Making Great IllustrationBy Derek Brazell and Jo Davies
(A&C Black, £35)
Bookshop shelves groan with giant compendiums of illustration, heavy on image, light on information or commentary. Making Great Illustration by Derek Brazell and Jo Davies (A&C Black, £35) is an ambitious bid to give more substance to the literature, and it presents a convincing list, almost a ‘canon’, of 30 illustrators from several generations, from Javier Mariscal to Paul Davis via Catalina Estrada, Oliver Jeffers and Matthew Cook.
The authors group illustrators into ten client sectors, including ‘Fiction’ and ‘Fashion’, and each chapter is introduced by a short ‘client’s perspective’ essay. These include Saks Fifth Avenue’s Terron E. Schaefer (‘Typographical’) and Martin Harrison, senior designer at The Times (‘Topographical / Reportage’). Adrian Shaughnessy writes about ‘Authorial Practice’, commenting that the ‘design authorship’ debate, has ‘not troubled illustrators … genuine personal authorship has always been possible in illustration.’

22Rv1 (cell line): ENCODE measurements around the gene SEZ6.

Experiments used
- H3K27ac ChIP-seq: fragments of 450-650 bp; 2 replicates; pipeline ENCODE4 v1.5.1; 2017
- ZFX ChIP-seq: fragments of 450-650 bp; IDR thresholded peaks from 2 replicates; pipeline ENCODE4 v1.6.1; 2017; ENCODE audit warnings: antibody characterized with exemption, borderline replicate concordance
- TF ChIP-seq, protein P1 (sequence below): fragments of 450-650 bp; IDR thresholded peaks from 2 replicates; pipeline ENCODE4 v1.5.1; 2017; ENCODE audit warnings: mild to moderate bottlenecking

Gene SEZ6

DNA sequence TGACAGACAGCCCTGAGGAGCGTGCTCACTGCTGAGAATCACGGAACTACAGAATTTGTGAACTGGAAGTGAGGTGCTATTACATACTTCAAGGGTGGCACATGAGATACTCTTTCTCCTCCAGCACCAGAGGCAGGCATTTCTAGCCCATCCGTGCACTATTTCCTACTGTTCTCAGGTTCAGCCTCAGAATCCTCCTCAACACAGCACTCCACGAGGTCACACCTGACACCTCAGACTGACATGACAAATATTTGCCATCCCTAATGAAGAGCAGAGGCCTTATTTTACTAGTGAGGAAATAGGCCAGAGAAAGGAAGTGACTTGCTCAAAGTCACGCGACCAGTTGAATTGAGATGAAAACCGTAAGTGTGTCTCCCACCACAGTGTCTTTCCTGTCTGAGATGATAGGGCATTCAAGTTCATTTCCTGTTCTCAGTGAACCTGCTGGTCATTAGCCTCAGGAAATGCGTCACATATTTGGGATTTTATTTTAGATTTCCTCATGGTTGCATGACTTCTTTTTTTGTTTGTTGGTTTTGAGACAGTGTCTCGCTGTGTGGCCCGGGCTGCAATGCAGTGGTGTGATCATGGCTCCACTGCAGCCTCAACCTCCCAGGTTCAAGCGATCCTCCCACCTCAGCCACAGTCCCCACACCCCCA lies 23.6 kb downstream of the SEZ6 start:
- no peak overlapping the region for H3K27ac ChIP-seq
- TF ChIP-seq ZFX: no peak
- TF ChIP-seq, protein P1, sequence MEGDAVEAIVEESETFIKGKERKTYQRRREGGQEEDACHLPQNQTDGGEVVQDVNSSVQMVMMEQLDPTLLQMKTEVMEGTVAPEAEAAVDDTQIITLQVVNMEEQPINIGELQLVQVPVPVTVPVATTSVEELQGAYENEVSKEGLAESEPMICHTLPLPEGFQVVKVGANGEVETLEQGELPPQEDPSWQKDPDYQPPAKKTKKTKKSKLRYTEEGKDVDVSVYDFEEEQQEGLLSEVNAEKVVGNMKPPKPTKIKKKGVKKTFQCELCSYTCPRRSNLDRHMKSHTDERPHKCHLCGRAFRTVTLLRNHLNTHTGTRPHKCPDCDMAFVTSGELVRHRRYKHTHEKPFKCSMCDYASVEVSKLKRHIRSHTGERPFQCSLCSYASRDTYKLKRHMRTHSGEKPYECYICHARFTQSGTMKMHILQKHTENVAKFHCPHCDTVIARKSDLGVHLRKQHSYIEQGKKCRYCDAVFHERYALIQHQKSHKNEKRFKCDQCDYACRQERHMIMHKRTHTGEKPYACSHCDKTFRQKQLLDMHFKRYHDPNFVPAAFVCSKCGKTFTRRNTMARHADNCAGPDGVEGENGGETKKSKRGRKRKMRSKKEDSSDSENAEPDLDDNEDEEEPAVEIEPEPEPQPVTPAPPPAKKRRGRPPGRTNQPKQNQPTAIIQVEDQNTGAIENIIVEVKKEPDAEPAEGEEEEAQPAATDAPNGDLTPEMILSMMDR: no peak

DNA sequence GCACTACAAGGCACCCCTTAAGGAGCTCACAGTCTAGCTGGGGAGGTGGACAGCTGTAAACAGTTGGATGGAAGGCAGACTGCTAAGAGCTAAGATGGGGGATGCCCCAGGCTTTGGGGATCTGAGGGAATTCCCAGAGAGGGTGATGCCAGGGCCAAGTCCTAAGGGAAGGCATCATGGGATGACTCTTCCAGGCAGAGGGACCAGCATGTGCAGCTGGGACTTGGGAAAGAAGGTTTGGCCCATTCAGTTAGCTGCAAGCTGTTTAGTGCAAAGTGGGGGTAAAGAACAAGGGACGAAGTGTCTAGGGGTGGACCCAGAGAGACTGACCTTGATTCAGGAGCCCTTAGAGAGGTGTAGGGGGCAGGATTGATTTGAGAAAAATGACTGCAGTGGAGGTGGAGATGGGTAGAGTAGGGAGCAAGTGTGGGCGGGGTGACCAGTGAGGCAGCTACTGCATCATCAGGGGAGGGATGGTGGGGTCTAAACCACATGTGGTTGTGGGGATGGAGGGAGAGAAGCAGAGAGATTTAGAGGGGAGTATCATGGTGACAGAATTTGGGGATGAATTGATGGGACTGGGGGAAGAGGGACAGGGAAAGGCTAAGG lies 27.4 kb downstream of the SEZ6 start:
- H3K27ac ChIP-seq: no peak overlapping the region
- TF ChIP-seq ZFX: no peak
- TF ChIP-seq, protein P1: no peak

Though the book’s design and editing do not always make the most of its varied content, there is plenty to enjoy. Interviews with the illustrators are accompanied by photographic portraits and studio shots as well as a mixture of published artefacts, artwork, early roughs and sketchbooks.
Among the interviews are many striking insights and revelations. Dave McKean admits that ‘as a kid, I just didn’t get Batman!’ Olivier Kugler overcame the problem of capturing restless subjects by adding extra images, hands, heads, to his drawings as they moved.
Ronald Searle, who died on 30 December 2011, recalls the difficulties of covering the 1961 trial of Nazi war criminal Adolf Eichmann for Life magazine; he broadened the feature by drawing others affected by the Holocaust: witnesses and survivors.
First published in Eye no. 82 vol. 21 2012